Assurances were given

Britain's cosying up to the Gaddafi regime may have happened under Labour, and Tony Blair, with his "Dear Muammar" and his pseudo-Islamic salutations, may have been a simperingly enthusiastic licker of the Colonel's blood-bespattered posterior, but the shoddy deals now being exposed in Libya bear the unmistakeable stamp of traditional Foreign Office cynicism.

Take, for example, the rendition in 2004, through the good offices of the CIA but with British intelligence making the whole thing possible, of Abdul Hakim Belhaj. Embarrassingly, Abdul Hakim Belhaj turned out years later to be a key figure in the revolt that (with NATO backing) has toppled Gaddafi, but at the time he was just another dissident - someone, moreover, who could be portrayed as having "links" with the wider world of Al Qaeda-style terrorism. He was only ever interested in Libya, but the weird psychology of the War on Terror meant that Gaddafi's enemies for a time became ours. And anyway, he was a pawn in a greater game.

Except of course that - Torture Convention and all that - we're not really supposed to hand people over to foreign governments who are in the business of pulling out their fingernails or electrifying their genitals. It's not just that it's not nice - it also happens to be illegal. But don't worry, there's a way round that little problem:

Assurances were sought and received that the suspect would not be mistreated and ministerial approval at Secretary of State level was received, sources said.

Aha, assurances were sought. So that's all right then. No British complicity in torture at all. Assurances were sought. Assurances were received.

It's enough for Gaddafi's men to have promised they wouldn't torture their detainee, once he "arrived safely" - as MI6's Sir Mark Allen put it in one of his chatty letters to Moussa Koussa. The Libyans wouldn't lie, would they? They wouldn't be in the business of giving "assurances" that turned out to be worthless, not our allies, not our new bestest friend Muammar.

Were the British security services so staggeringly naive that they actually believed these assurances? It's hard to imagine. But that doesn't mean that the assurances were worthless. They were (or so officials would have hoped) legally exculpatory. The seeking of assurances was not a means of exercising pressure on the Libyan government, still less a way of preventing torture from actually taking place. It wasn't even about Abdul Hakim Belhaj and his fate after his "safe arrival" in Tripoli. It was a ritualistic dance - like so much in bureaucratic life - performed for the benefit of the assurance seekers themselves. The aim British authorities in seeking assurances wasn't to prevent torture. It was merely to receive assurances.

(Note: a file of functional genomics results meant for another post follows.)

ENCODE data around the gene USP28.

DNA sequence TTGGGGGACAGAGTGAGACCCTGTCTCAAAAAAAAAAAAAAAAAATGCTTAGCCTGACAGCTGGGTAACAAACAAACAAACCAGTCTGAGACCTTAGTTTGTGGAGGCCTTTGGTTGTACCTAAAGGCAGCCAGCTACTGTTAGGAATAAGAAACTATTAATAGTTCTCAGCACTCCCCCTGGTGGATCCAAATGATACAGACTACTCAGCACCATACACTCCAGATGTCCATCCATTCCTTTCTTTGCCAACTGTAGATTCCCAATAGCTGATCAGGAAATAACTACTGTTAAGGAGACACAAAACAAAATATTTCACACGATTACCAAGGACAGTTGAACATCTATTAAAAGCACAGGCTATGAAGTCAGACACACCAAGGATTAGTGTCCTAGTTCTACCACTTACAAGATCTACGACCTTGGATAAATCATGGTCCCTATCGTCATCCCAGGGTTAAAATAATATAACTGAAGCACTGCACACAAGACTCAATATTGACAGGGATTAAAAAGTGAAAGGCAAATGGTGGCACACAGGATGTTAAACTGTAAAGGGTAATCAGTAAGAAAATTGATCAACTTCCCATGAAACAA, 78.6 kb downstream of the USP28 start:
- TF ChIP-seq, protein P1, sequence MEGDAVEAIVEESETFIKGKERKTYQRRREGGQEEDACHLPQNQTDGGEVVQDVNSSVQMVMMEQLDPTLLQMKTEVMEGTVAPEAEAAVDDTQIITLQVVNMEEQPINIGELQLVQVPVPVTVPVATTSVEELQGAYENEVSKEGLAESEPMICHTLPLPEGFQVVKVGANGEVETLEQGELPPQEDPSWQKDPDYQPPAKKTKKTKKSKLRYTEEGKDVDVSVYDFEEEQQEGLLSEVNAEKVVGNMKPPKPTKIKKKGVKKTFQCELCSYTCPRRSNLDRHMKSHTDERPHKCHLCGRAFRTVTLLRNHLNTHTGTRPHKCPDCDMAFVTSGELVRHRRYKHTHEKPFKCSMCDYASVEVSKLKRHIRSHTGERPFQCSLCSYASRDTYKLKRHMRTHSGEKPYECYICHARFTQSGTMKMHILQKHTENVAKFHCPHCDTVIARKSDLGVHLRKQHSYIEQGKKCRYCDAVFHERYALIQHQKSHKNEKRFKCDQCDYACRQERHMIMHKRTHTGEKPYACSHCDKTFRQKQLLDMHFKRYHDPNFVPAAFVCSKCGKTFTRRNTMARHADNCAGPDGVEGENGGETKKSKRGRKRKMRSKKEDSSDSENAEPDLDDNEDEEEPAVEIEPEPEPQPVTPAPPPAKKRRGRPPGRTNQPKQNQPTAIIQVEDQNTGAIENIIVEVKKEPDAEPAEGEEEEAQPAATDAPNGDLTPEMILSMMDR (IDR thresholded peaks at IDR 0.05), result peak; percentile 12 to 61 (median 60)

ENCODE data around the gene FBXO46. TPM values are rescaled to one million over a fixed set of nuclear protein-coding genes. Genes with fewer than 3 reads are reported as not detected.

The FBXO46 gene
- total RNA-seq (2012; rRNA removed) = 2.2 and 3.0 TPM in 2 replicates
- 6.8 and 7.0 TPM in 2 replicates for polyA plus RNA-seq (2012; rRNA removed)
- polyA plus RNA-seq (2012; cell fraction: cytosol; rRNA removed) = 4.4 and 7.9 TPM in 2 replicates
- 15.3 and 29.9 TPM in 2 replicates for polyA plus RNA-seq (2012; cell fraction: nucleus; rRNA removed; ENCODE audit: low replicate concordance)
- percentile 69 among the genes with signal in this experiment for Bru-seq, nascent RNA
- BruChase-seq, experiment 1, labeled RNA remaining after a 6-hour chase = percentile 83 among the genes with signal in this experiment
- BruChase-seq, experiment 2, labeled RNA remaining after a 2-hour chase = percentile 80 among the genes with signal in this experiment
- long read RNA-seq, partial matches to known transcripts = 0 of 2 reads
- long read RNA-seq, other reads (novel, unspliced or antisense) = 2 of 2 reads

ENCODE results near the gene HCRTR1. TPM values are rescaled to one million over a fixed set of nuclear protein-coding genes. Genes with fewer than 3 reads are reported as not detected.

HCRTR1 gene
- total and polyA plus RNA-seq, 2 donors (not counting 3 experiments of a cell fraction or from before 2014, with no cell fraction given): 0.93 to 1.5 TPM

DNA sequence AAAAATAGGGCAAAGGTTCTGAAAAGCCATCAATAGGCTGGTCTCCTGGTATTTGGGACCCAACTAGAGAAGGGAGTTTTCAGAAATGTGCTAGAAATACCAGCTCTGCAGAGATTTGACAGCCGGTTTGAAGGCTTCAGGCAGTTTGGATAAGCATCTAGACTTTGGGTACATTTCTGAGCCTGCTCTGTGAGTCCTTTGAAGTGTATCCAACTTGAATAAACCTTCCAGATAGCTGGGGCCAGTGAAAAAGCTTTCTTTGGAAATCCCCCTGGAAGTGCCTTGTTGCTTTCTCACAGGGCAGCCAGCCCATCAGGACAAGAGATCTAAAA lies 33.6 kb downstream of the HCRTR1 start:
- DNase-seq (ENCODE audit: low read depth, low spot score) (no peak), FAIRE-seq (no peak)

This sort of institutionalised cynicism, it may be felt, is defensible if it for the higher good. By the higher good I obviously don't mean the ability of BP - for whom Sir Mark Allen went to work shortly after leaving MI6 - to win juicy oil contracts. Of course not. I mean freedom and democracy, regional stability, persuading the Colonel to give up his WMDs, that sort of thing. As the wise and urbane former ambassador Charles Crawford puts it:

The key thing to understand in all this is that there are only two basic choices available to democracies when it comes to dealing with odious regimes: Isolation, or Engagement. And that both can have perverse consequences, because it is impossible to deal with perverse regimes without some perverse outcomes...

Above all, if you engage with dirty people, how to avoid some of their dirt ending up on you? The promise of Engagement is that it offers the hope of slowly but surely changing things for the better; the danger is that while you are doing that, the key leaders of the regime in fact get far richer and learn how to be oppressive in new, cleverer ways.


...without outside democratic engagement (and the high-level civilisational rewards which rightly flow to the regime for behaving in a less extreme way) the chances of reducing Libyan torture at all (and thereby opening some small new space for opposition trends) are hugely reduced.

What is wrong with this analysis, which draws on so much experience, is so rational and unsentimental and, for want of a better word, plausible? One answer is that it leads, all too often, to embarrassments like the one the British government now finds itself in. Someone that British intelligence knowingly (assurances or no assurances) handed over to Gaddafi's torturers ends up in a position of power and our politicians and diplomats look grubby. The country's interests are damaged as a result.

Revolutions invariably take practitioners of realpolitik by surprised. The more ruthlessly analytical, the more unsentimentally realistic they consider themselves to be, the less they seem able to imagine the overthrow of the brutal dictatorships with which they do their Machiavellian business. Events catch them napping.

On the day that Julius II was elected, Cesare Borgia told me that he had thought of everything that might occur at the death of his father the Pope, and had provided a remedy for all, except that he had never anticipated that, when the death did happen, he himself would be at death's door.


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